Monday 7 December 1914 – We Lost 87
Lookouts in the Falkland Islands sight the smoke of several ships in the distance. Expecting the arrival of the German squadron under von Spee they are relieved when the lookouts identify the tripod mast of HMS Invincible and HMS Inflexible. This brings the British warships at Port Stanley to the pre-dreadnought Canopus, the battlecruisers Invincible and Inflexible, the armoured cruisers Kent, Carnarvon and Cornwall, the light cruisers Bristol and Glasgow and the armed merchant cruiser Macedonia.
British troops begin the march from Fao to Basra. The Turks send cavalry to stop the British advance, and there are numerous skirmishes between the British infantry and the Turkish cavalry over the next few days. The Norfolk Regiment capture the forward defences of the town of Qurna at bayonet point.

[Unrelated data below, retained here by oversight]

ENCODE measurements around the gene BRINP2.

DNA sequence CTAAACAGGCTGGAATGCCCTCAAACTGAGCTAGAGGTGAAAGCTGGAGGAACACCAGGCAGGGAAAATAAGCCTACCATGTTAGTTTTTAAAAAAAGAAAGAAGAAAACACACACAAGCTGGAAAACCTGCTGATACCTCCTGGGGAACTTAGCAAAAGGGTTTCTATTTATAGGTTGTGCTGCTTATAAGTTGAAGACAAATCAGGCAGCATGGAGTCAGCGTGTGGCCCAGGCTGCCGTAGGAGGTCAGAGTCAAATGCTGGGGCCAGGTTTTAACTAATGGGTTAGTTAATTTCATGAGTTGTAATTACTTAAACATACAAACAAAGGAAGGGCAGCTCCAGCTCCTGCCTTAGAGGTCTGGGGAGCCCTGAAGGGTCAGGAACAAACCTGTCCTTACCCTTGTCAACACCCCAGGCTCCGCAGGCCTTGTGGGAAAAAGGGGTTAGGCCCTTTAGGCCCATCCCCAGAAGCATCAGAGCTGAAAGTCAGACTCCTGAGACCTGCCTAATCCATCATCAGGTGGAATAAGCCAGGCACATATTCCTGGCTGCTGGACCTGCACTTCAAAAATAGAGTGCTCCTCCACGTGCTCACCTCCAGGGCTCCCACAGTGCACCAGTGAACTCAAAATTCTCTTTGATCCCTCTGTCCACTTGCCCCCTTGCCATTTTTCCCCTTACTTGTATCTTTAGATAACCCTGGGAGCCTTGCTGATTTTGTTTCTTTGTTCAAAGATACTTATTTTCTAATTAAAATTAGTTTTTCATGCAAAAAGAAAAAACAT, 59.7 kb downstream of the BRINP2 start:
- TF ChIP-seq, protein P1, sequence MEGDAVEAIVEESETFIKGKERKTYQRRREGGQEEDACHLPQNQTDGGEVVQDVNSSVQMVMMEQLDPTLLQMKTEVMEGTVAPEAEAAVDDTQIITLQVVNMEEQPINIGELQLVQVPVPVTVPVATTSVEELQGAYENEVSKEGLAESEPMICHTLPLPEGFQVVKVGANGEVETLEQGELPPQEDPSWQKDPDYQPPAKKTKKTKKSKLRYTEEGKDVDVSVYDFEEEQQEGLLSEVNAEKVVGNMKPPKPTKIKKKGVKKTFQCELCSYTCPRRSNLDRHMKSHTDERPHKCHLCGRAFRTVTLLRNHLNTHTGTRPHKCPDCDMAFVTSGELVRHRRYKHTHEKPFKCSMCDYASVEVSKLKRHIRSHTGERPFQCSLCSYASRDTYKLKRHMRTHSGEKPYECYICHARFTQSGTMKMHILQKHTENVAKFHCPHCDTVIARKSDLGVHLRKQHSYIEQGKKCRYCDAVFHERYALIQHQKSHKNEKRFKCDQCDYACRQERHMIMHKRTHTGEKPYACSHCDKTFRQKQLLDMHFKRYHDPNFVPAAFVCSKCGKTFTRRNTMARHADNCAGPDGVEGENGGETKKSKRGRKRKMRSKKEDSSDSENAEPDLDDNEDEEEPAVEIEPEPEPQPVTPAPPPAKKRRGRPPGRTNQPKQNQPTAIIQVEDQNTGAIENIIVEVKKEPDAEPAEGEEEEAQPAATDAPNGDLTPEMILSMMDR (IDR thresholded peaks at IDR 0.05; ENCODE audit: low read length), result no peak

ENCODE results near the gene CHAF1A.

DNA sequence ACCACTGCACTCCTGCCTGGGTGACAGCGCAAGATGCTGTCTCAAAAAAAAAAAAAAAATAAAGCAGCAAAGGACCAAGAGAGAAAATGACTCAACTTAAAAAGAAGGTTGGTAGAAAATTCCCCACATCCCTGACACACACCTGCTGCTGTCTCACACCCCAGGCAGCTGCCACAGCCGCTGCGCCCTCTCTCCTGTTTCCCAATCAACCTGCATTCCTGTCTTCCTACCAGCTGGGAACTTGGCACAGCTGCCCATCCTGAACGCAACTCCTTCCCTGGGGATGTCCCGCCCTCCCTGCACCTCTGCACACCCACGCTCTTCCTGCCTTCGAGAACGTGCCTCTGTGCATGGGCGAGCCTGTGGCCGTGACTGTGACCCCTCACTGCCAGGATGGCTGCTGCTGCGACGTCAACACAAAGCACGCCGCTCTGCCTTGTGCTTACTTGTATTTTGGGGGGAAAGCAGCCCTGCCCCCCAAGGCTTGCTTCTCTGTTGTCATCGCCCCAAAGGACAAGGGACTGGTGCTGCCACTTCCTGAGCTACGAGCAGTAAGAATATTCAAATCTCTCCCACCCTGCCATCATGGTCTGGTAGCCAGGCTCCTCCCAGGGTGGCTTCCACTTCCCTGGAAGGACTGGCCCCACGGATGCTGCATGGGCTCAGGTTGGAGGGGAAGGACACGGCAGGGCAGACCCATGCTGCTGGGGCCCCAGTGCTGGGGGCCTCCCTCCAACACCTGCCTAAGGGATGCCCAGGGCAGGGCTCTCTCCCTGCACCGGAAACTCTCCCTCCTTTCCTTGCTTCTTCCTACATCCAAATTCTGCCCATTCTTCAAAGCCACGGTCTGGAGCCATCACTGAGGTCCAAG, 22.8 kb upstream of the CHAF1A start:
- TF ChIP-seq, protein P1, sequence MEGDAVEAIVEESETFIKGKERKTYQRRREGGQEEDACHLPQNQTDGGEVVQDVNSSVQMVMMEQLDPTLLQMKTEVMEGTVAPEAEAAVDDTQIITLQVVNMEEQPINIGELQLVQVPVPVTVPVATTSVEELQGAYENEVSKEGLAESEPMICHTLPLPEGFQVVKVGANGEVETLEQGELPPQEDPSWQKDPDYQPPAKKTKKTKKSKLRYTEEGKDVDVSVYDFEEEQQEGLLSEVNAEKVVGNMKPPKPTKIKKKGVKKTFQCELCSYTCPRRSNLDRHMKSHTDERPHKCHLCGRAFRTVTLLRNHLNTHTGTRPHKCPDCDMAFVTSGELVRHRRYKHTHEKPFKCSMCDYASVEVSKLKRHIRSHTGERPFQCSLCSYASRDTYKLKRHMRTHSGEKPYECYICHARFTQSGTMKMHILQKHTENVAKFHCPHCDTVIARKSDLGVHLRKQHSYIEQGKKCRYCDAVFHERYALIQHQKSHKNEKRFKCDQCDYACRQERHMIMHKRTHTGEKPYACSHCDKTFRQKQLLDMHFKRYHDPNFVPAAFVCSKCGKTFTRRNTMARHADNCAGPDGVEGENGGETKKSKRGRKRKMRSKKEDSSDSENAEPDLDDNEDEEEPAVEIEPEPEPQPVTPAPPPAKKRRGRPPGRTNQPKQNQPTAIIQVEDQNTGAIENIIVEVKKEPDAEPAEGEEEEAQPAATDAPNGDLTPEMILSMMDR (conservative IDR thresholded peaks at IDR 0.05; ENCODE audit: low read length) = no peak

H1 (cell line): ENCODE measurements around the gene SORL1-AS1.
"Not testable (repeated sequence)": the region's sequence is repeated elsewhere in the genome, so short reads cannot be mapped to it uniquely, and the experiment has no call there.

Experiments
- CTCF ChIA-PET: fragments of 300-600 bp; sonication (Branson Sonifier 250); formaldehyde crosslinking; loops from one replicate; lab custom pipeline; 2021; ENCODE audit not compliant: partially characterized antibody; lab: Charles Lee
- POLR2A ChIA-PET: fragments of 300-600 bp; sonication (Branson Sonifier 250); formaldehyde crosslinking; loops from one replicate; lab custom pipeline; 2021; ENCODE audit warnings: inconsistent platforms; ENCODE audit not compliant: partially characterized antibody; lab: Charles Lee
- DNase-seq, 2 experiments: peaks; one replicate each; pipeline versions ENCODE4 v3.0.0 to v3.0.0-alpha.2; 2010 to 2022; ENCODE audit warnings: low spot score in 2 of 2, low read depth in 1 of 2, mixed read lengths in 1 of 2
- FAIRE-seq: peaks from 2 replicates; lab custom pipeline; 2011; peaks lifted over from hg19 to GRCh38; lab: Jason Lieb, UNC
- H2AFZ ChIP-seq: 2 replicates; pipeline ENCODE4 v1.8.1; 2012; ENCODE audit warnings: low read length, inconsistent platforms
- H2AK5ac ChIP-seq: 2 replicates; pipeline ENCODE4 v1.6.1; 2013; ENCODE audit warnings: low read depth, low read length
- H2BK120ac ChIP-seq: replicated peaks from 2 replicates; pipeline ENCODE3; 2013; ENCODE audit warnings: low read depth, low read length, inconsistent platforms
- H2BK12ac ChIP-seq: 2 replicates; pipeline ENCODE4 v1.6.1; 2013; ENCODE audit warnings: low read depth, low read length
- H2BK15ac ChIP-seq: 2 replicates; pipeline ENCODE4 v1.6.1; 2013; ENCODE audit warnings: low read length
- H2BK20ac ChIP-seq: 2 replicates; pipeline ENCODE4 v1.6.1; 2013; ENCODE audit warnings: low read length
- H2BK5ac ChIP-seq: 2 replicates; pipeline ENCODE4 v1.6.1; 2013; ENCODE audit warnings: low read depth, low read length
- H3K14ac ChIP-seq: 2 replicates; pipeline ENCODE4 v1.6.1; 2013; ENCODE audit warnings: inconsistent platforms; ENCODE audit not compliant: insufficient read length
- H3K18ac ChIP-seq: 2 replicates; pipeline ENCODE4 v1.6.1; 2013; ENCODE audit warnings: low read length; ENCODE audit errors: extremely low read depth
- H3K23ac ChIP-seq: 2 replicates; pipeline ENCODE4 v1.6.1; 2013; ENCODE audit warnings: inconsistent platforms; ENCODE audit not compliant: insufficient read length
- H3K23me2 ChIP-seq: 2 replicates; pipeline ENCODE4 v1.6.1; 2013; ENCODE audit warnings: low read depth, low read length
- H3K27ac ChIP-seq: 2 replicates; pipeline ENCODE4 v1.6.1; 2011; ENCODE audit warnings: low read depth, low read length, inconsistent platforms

The rebel General Beyers is defeated at Bothaville and drowns on his flight in the Vaal River.
Pope Benedict XV suggests a temporary hiatus from the war for the celebration of Christmas. Though Germany readily agrees, the other powers refuse.
Today’s losses include:
- Captain Bertram Allgood (Irish Rifles) is killed when he was shot through the heart at age 40. He is the son of Major General George Allgood CB.
- Sapper Charles Allen (Royal Engineers) dies of wounds. His brother will be killed in July 1917.
- Gunner Arthur Brown (Royal Field Artillery) is killed at age 24. He was a Constable for the North Eastern Railway Police.
- Private Sidney Richard Patch (East Surrey Regiment) is killed at age 24. His brother will be killed in June 1916.